Step Aside, Florida. It’s California’s Turn.

There’s
not nearly as much housing help as the $4 billion the Bush
Administration delivered
in September
. Of the $731
million President Obama handed out this time,
though, at least California got the
lion’s share.

Both
rounds were part of the Department of Housing and Urban Development’s Neighborhood
Stabilization Program
; Thursday’s funding was part of this year’s
stimulus bill. The program was created last year to help states and some local
communities buy, renovate, sell or develop foreclosed or abandoned homes.

The new
round, which Obama announced Thursday during a trip to California, includes $145 million for
statewide programs.

An additional $21.7 million goes to local governments, much of that to the City of Modesto
and Stanislaus County
in the hard-hit Central Valley. It’s probably
not mere coincidence that the $15.7 million infusion of stimulus money helps
give Blue Dog Rep. Dennis Cardoza political
cover in the core of his district.

The money
is no political gift, though. According to February statistics from RealtyTrac, Modesto’s foreclosure rate is the
fourth-highest in the nation. California
continues to lead the states, with foreclosures increasing 51 percent over the
previous year and 5 percent over the previous month.

It’s nice
that an administration finally recognizes those statistics.

In
September, HUD data evaluated California’s risk that homes would be abandoned
as “low” and Florida’s as “medium” in deciding to award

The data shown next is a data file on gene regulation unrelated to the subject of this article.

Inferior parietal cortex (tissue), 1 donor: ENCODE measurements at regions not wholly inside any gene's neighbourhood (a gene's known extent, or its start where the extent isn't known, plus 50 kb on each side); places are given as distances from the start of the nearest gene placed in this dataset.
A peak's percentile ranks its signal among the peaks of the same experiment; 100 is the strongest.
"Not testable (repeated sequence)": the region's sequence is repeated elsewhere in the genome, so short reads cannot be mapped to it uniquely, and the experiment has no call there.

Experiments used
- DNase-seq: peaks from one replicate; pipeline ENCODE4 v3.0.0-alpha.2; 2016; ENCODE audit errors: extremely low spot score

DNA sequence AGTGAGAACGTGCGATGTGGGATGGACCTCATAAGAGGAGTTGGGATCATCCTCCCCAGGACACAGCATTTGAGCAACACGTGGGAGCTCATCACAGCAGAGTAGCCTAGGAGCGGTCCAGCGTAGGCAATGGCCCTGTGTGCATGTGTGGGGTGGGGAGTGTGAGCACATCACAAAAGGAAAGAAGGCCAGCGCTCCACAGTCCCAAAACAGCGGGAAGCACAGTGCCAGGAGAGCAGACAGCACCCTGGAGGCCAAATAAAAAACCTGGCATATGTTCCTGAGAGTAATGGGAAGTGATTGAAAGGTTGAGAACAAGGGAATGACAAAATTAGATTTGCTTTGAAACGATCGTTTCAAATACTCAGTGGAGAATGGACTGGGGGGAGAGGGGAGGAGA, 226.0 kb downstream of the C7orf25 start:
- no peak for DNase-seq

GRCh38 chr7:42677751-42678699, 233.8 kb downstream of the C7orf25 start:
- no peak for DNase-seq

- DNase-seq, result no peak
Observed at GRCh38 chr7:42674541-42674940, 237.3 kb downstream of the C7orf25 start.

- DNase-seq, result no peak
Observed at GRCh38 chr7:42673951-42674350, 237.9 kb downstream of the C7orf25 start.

Florida $541 million and California $529 million.

California
officials were baffled and outraged.

“Frankly, it is beyond us how California
— which has nearly twice the amount of foreclosure filings than Florida — could receive
less assistance. This makes no sense, and is totally unacceptable,” Sens.
Dianne Feinstein and Barbara Boxer wrote then-HUD Secretary Steve Preston.

The
September calculations for “abandonment risk” were based on U.S.
Postal Service vacancy information and federal data on high-risk
loans
. The scores did yield interesting results.

Alabama, with only a 3.6 percent foreclosure rate over the 18
months previous, was considered a “high” abandonment risk, while California, with a 6.7
percent foreclosure rate, was deemed a “low” risk. Florida’s foreclosure rate was placed at 8 percent – the California senators
dispute that figure, which was based on Mortgage Bankers Association
National Delinquency Survey and not actual filings – and called a
“medium” risk.

Criticism
of the program didn’t end with concerns about the formula. Since the first
round was delivered, concerns have popped up in many states about lack of
guidelines for how the money should be spent.

In
classic examples of NIMBY-ism that balks when neighborhoods shift away from
owner-occupied, some people have said they’d rather see abandoned
properties razed than rented
.

It probably won’t allay NIMBY concerns, but HUD does
allow the money to be used to help low and moderate income buyers with down payments and
closing costs.

There’s also a provision to prevent subprime-loan
shivers from running down you spine: All buyers receiving help will have to
undergo financial counseling, and the financing must be from an institution that agrees
to follow sound lending practices.

The less
than $700 million California
has received in both rounds is a drop in the bucket when it comes to solving
the state’s foreclosure crisis. But it at least offers some hope to people who
would like to see their neighborhoods look less like ghost towns.